The Cons/Truction of Gender in the Canadian Construction Industry
In addition, research on the construction industry in Canada has shown that it is highly gendered in terms of the experiences of women (Watts, 2007) manifested in such behaviours as sexual harassment of women as well as a hierarchical and male dominated culture (Watts, 2007). At the same time, immigrants into Canada who are very diverse in terms of the various facets of identity outlined above have also tried in some instances to make inroads into the construction industry (Walton-Roberts & Hiebert, 1997).
By performing secondary data analysis (Rubin, Rubin, & Peele, 2005) through a survey of the literature as well as through an examination of construction industry periodicals, we want to examine how gender in its broadest conception as intersecting with race, ethnicity, and age, and other dimensions plays a role in the construction industry in Canada and, if there are differences in various segments of Canadian society.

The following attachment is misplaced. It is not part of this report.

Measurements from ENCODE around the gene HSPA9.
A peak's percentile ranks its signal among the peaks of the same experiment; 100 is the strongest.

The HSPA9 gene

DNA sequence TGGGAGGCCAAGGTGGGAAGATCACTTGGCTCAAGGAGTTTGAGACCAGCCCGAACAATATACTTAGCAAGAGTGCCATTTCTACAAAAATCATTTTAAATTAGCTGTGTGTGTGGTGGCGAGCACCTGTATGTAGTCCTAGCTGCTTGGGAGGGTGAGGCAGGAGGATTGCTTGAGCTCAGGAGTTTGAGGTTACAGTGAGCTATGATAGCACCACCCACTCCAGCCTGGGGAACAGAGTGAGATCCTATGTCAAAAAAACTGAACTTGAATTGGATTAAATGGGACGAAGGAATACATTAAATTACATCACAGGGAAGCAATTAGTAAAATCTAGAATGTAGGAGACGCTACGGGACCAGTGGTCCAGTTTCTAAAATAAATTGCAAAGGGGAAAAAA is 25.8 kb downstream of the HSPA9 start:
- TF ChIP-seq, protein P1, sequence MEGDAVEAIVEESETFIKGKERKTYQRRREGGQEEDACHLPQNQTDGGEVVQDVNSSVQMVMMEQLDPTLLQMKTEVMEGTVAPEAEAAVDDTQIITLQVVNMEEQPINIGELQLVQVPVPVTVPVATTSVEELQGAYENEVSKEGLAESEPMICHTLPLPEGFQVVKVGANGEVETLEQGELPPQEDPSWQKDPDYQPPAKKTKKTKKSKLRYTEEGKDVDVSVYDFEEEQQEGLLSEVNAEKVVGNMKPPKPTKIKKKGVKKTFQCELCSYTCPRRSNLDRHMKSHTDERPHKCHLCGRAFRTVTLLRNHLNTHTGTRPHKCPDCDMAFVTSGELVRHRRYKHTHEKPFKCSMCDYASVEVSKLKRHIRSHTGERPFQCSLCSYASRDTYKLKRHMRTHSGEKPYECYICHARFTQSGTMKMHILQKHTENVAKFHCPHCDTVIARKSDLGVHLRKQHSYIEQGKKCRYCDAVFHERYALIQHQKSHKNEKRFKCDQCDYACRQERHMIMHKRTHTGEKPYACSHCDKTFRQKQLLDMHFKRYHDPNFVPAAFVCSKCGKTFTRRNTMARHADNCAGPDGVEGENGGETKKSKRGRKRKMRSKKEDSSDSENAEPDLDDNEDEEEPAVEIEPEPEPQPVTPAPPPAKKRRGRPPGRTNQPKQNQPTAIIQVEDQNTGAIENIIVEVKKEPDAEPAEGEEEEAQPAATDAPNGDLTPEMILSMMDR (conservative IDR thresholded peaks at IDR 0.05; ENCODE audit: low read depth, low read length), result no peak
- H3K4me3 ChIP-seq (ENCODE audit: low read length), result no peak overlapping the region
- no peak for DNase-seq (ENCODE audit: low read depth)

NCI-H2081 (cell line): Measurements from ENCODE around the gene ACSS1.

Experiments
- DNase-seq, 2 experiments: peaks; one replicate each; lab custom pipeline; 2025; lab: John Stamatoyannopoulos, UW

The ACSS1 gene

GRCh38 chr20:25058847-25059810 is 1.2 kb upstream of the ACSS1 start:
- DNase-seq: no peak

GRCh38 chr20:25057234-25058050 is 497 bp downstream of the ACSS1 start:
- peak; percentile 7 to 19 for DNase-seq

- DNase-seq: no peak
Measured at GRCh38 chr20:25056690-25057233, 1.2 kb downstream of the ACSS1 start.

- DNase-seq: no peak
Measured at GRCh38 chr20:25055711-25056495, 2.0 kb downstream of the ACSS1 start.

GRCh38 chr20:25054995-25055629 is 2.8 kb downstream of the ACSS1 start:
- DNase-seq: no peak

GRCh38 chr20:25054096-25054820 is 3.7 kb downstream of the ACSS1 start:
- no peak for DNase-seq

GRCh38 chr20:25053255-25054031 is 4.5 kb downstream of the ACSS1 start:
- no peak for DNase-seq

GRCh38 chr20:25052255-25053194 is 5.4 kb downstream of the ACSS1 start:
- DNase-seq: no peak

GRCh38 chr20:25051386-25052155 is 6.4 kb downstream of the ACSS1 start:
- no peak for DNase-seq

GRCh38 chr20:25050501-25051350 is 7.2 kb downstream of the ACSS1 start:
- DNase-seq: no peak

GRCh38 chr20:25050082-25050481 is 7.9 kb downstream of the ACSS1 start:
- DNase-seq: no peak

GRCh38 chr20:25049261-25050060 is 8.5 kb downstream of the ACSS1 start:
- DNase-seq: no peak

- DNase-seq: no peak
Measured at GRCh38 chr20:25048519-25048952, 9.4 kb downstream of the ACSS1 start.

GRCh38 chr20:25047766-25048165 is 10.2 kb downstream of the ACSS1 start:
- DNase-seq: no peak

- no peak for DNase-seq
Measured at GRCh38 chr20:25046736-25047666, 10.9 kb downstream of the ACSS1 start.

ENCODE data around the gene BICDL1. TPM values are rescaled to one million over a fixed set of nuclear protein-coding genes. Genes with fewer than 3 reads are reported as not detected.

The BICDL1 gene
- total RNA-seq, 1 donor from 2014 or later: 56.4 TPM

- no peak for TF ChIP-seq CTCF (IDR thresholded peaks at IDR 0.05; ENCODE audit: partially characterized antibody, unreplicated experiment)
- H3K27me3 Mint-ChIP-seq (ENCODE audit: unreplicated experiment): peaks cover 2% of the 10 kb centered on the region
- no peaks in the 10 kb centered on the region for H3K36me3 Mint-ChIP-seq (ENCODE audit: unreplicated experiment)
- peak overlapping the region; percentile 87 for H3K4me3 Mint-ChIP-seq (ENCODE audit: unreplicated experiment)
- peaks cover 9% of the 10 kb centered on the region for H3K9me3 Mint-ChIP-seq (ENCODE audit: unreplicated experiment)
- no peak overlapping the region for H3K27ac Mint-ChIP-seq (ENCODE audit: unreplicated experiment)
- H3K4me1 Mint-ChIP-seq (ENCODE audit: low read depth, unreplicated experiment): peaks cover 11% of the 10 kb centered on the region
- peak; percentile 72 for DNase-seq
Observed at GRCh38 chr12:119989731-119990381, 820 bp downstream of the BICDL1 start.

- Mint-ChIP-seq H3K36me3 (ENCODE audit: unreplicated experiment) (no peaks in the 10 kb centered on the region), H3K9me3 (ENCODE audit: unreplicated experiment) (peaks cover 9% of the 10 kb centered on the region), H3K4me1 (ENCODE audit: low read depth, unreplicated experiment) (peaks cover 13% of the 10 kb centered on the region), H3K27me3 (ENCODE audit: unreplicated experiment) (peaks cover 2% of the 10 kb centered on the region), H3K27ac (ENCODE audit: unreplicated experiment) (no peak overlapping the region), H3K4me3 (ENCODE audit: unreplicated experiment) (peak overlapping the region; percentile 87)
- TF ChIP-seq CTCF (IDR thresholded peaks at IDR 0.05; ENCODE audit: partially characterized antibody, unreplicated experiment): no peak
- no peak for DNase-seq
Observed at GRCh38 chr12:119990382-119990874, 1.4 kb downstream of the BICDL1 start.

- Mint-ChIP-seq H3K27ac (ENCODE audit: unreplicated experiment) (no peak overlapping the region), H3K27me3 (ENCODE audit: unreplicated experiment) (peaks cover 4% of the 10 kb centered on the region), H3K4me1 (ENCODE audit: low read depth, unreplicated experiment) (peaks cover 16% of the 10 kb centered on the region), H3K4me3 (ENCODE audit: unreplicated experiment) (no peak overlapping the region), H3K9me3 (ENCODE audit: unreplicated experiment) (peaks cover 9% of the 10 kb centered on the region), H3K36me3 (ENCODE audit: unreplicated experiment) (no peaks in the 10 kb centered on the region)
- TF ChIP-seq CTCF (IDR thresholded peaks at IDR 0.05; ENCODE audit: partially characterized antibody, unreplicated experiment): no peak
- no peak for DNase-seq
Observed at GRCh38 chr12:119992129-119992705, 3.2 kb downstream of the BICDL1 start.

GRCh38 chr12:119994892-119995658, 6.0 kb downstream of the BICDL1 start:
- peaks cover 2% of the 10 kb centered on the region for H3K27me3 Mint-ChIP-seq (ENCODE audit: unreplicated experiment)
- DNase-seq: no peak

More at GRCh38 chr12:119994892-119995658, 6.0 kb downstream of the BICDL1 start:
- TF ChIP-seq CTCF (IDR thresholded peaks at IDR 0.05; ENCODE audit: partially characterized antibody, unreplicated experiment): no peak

We will do this by a comparison between mainstream women’s participation and the barriers faced by them, in the construction industry, and ethnic immigrant women.